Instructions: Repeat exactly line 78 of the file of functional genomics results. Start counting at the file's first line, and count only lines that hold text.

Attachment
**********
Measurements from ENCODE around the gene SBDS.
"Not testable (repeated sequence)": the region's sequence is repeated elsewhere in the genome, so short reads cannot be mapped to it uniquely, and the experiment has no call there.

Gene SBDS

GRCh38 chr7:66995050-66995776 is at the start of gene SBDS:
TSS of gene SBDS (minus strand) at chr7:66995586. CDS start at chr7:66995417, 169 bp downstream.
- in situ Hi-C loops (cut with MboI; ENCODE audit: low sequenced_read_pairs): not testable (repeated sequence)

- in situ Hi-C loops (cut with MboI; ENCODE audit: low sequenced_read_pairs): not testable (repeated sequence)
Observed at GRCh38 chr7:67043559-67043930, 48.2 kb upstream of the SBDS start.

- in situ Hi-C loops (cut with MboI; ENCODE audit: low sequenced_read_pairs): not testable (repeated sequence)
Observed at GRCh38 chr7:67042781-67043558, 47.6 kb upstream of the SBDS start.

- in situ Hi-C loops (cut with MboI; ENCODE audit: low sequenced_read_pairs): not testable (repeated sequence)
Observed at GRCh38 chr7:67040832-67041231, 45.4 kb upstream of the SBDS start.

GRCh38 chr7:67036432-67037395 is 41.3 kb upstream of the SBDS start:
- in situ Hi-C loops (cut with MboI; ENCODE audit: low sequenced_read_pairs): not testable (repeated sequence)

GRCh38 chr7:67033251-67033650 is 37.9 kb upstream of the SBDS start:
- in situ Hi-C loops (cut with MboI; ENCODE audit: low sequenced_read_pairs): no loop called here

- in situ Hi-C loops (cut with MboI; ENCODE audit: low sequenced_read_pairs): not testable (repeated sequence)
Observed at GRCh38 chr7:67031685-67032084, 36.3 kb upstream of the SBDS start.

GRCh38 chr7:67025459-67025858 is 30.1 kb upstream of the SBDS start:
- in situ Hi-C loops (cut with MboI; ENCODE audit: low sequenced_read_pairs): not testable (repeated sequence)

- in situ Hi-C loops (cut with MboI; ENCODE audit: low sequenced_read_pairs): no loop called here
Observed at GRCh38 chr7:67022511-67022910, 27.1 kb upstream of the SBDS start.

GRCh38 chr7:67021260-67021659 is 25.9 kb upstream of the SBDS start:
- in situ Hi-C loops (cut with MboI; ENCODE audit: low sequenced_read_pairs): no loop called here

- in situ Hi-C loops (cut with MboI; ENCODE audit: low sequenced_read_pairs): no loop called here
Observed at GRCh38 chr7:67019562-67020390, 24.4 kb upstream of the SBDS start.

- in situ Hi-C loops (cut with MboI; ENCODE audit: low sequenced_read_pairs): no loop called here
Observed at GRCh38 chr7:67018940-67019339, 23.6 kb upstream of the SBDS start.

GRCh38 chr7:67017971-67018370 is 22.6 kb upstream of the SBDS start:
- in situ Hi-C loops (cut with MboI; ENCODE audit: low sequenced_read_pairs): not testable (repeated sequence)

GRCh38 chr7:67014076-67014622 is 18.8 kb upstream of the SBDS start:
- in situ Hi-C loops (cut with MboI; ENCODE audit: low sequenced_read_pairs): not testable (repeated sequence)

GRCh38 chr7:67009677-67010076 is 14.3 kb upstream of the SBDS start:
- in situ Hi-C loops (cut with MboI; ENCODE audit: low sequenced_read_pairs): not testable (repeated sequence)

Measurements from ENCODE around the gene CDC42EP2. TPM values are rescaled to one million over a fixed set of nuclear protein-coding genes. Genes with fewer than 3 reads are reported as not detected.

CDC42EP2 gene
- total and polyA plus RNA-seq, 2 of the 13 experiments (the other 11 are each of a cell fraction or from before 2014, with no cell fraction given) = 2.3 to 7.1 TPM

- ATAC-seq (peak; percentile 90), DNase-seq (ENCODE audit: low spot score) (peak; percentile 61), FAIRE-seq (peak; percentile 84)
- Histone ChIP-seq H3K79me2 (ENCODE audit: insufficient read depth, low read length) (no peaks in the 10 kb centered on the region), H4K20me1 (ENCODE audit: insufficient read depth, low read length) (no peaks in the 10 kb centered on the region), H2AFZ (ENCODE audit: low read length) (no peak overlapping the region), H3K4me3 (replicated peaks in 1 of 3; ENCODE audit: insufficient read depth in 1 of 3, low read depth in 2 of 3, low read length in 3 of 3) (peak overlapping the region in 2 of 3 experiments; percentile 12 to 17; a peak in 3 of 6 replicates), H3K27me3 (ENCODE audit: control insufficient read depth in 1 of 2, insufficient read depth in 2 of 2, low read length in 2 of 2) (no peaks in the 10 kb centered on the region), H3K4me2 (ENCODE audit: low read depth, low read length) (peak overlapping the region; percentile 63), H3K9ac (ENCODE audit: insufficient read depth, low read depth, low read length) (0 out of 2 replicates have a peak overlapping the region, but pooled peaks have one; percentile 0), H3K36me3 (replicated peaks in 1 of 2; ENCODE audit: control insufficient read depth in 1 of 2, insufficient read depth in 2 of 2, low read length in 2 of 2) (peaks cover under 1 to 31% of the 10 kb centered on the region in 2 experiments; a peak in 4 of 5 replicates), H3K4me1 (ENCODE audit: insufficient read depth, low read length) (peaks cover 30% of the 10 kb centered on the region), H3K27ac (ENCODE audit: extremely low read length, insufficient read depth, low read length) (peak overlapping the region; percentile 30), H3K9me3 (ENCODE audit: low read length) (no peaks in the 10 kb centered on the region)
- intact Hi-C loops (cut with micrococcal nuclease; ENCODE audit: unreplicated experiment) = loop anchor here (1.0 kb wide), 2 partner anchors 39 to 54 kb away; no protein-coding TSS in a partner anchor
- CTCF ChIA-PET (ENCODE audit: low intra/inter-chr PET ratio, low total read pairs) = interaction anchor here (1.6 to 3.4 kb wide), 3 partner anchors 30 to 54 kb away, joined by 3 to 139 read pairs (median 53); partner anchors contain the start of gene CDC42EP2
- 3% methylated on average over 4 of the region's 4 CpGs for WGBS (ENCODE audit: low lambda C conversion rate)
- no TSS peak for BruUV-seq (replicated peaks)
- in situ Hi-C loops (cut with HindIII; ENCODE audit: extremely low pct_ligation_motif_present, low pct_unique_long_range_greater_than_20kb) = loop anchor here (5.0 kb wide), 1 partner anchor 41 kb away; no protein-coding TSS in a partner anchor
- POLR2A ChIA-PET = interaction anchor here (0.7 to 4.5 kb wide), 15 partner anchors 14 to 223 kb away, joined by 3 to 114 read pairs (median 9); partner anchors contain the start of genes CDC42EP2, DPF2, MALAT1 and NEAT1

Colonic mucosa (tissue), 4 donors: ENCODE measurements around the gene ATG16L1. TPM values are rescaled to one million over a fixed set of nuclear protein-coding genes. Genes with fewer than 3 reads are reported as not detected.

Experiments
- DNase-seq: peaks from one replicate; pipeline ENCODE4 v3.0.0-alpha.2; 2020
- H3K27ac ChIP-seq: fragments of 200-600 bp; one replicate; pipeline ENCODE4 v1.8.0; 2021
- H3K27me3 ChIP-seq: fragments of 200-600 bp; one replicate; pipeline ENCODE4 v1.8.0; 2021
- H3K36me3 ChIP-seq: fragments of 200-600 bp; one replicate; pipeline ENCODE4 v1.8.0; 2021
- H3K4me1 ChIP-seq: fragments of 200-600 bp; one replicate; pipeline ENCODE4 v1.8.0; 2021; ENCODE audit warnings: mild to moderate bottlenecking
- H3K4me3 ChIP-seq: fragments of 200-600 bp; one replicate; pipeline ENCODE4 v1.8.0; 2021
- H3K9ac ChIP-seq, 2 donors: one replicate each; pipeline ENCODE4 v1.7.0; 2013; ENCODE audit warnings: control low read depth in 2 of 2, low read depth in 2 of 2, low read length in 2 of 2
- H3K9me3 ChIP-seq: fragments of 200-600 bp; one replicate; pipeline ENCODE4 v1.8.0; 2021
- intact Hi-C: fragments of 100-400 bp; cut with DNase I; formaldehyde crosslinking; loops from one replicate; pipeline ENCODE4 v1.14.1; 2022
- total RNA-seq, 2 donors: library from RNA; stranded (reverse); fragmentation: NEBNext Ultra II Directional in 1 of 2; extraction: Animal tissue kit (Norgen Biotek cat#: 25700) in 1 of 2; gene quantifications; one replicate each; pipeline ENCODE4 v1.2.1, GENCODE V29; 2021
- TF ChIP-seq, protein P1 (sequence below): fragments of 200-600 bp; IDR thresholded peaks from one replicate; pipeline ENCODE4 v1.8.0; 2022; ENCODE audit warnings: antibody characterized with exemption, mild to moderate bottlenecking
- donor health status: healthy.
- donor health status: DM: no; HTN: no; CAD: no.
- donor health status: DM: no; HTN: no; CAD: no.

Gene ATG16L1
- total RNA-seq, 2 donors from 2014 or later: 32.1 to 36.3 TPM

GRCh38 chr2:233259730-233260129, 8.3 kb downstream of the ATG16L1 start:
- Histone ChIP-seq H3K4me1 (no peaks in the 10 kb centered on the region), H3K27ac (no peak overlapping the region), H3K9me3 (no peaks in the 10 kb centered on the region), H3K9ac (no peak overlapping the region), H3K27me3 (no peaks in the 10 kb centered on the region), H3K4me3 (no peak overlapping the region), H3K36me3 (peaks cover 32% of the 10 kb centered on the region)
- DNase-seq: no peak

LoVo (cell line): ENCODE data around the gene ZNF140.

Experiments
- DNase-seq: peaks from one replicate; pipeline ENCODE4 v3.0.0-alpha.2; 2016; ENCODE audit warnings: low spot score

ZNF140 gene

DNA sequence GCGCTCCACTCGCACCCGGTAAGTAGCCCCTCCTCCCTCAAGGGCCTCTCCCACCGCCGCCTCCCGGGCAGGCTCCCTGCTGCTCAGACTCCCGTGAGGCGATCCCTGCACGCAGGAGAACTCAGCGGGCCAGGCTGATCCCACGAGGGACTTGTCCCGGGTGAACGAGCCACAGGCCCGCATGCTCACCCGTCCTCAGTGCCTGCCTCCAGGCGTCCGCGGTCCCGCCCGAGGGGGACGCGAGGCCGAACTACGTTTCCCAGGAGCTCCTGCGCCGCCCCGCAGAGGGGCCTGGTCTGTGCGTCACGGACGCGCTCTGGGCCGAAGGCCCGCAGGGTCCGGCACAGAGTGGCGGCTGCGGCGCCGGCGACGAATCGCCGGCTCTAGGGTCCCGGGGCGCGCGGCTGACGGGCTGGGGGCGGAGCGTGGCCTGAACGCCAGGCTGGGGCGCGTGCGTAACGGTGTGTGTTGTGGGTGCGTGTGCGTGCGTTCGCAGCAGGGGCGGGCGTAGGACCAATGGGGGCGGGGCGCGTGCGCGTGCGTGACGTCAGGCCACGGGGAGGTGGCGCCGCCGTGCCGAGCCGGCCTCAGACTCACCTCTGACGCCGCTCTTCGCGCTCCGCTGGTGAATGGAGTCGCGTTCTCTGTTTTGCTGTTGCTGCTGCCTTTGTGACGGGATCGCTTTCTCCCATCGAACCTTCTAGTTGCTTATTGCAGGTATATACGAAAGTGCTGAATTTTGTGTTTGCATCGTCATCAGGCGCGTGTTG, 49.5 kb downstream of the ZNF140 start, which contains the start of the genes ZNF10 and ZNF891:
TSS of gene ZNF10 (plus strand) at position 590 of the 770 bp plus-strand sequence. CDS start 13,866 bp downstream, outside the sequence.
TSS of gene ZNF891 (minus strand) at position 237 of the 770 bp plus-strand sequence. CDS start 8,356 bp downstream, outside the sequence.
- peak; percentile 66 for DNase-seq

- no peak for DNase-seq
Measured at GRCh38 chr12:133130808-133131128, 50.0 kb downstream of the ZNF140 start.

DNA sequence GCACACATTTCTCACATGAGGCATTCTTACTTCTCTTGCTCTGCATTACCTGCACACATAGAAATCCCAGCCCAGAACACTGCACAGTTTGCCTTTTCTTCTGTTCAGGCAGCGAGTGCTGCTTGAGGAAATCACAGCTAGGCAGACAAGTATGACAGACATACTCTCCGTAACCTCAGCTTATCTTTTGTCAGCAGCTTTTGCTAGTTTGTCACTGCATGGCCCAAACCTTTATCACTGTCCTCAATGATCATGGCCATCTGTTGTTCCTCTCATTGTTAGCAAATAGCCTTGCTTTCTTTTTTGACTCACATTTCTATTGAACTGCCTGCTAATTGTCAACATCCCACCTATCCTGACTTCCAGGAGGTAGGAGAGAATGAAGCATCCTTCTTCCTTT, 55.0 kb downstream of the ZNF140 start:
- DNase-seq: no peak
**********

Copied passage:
- DNase-seq: no peak